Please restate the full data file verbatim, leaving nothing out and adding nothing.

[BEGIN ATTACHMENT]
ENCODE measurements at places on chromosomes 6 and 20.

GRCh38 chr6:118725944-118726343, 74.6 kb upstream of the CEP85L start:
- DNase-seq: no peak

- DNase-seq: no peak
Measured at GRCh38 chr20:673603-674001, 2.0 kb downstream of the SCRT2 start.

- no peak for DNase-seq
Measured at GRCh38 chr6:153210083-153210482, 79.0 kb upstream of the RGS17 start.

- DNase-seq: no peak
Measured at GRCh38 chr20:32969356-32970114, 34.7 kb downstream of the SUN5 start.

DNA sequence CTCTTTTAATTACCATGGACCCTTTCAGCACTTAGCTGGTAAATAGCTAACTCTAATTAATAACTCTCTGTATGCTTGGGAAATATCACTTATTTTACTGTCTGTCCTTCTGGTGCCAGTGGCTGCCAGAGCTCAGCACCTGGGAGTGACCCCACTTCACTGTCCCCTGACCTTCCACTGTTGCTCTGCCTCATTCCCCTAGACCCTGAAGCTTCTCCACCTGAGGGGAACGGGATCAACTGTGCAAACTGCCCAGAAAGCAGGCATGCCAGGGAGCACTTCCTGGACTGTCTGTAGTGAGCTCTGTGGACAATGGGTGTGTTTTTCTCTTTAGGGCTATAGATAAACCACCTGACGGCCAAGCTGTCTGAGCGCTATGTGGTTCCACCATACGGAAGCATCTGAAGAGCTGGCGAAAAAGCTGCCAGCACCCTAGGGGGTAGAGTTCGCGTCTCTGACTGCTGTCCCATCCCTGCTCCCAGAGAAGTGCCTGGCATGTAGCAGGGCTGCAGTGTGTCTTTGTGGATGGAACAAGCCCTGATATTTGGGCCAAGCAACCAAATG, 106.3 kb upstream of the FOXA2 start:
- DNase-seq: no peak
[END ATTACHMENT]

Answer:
ENCODE measurements at places on chromosomes 6 and 20.

GRCh38 chr6:118725944-118726343, 74.6 kb upstream of the CEP85L start:
- DNase-seq: no peak

- DNase-seq: no peak
Measured at GRCh38 chr20:673603-674001, 2.0 kb downstream of the SCRT2 start.

- no peak for DNase-seq
Measured at GRCh38 chr6:153210083-153210482, 79.0 kb upstream of the RGS17 start.

- DNase-seq: no peak
Measured at GRCh38 chr20:32969356-32970114, 34.7 kb downstream of the SUN5 start.

DNA sequence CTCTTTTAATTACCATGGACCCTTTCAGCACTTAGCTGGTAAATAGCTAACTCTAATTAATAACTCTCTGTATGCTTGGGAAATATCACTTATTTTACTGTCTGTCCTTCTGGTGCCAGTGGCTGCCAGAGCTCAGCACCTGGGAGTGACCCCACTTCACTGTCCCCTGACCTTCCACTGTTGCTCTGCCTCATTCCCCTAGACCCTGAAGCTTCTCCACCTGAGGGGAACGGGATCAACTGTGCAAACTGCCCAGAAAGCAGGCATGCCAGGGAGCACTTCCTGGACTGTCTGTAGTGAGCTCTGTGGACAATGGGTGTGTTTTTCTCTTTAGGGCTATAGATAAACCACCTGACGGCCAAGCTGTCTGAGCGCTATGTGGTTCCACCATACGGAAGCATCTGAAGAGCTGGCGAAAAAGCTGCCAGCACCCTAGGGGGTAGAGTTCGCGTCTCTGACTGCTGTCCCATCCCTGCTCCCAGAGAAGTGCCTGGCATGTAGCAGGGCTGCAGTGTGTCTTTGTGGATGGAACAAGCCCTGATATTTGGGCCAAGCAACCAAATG, 106.3 kb upstream of the FOXA2 start:
- DNase-seq: no peak